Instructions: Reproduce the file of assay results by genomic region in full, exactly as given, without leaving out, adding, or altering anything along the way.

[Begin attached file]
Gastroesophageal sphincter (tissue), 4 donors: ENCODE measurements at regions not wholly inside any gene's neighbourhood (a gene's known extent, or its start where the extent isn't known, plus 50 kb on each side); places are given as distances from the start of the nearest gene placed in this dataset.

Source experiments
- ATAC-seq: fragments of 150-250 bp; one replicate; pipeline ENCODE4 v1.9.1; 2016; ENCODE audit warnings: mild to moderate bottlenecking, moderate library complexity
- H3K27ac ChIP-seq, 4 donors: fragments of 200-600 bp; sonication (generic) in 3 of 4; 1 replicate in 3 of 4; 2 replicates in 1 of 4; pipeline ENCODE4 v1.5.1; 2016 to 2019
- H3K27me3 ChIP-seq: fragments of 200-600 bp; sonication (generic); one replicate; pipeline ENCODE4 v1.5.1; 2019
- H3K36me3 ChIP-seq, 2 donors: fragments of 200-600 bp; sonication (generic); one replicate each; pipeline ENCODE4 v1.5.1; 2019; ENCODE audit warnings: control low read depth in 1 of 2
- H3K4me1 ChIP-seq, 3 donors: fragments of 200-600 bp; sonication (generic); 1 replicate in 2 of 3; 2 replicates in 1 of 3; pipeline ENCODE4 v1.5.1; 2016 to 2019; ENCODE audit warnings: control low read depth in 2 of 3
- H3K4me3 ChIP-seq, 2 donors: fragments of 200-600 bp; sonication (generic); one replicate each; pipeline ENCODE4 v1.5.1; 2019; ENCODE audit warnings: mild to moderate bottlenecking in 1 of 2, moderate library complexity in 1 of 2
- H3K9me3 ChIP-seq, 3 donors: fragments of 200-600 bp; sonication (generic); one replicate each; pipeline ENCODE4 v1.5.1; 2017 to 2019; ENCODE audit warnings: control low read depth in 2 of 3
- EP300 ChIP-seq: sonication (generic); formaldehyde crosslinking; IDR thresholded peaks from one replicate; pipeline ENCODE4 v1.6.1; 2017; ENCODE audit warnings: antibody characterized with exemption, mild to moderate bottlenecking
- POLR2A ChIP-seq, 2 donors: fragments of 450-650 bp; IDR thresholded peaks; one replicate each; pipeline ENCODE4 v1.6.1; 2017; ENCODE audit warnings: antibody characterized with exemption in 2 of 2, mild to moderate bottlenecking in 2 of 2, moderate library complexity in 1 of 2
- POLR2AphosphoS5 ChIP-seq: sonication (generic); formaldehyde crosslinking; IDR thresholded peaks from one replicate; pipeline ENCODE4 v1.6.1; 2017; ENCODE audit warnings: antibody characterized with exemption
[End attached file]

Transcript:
Gastroesophageal sphincter (tissue), 4 donors: ENCODE measurements at regions not wholly inside any gene's neighbourhood (a gene's known extent, or its start where the extent isn't known, plus 50 kb on each side); places are given as distances from the start of the nearest gene placed in this dataset.

Source experiments
- ATAC-seq: fragments of 150-250 bp; one replicate; pipeline ENCODE4 v1.9.1; 2016; ENCODE audit warnings: mild to moderate bottlenecking, moderate library complexity
- H3K27ac ChIP-seq, 4 donors: fragments of 200-600 bp; sonication (generic) in 3 of 4; 1 replicate in 3 of 4; 2 replicates in 1 of 4; pipeline ENCODE4 v1.5.1; 2016 to 2019
- H3K27me3 ChIP-seq: fragments of 200-600 bp; sonication (generic); one replicate; pipeline ENCODE4 v1.5.1; 2019
- H3K36me3 ChIP-seq, 2 donors: fragments of 200-600 bp; sonication (generic); one replicate each; pipeline ENCODE4 v1.5.1; 2019; ENCODE audit warnings: control low read depth in 1 of 2
- H3K4me1 ChIP-seq, 3 donors: fragments of 200-600 bp; sonication (generic); 1 replicate in 2 of 3; 2 replicates in 1 of 3; pipeline ENCODE4 v1.5.1; 2016 to 2019; ENCODE audit warnings: control low read depth in 2 of 3
- H3K4me3 ChIP-seq, 2 donors: fragments of 200-600 bp; sonication (generic); one replicate each; pipeline ENCODE4 v1.5.1; 2019; ENCODE audit warnings: mild to moderate bottlenecking in 1 of 2, moderate library complexity in 1 of 2
- H3K9me3 ChIP-seq, 3 donors: fragments of 200-600 bp; sonication (generic); one replicate each; pipeline ENCODE4 v1.5.1; 2017 to 2019; ENCODE audit warnings: control low read depth in 2 of 3
- EP300 ChIP-seq: sonication (generic); formaldehyde crosslinking; IDR thresholded peaks from one replicate; pipeline ENCODE4 v1.6.1; 2017; ENCODE audit warnings: antibody characterized with exemption, mild to moderate bottlenecking
- POLR2A ChIP-seq, 2 donors: fragments of 450-650 bp; IDR thresholded peaks; one replicate each; pipeline ENCODE4 v1.6.1; 2017; ENCODE audit warnings: antibody characterized with exemption in 2 of 2, mild to moderate bottlenecking in 2 of 2, moderate library complexity in 1 of 2
- POLR2AphosphoS5 ChIP-seq: sonication (generic); formaldehyde crosslinking; IDR thresholded peaks from one replicate; pipeline ENCODE4 v1.6.1; 2017; ENCODE audit warnings: antibody characterized with exemption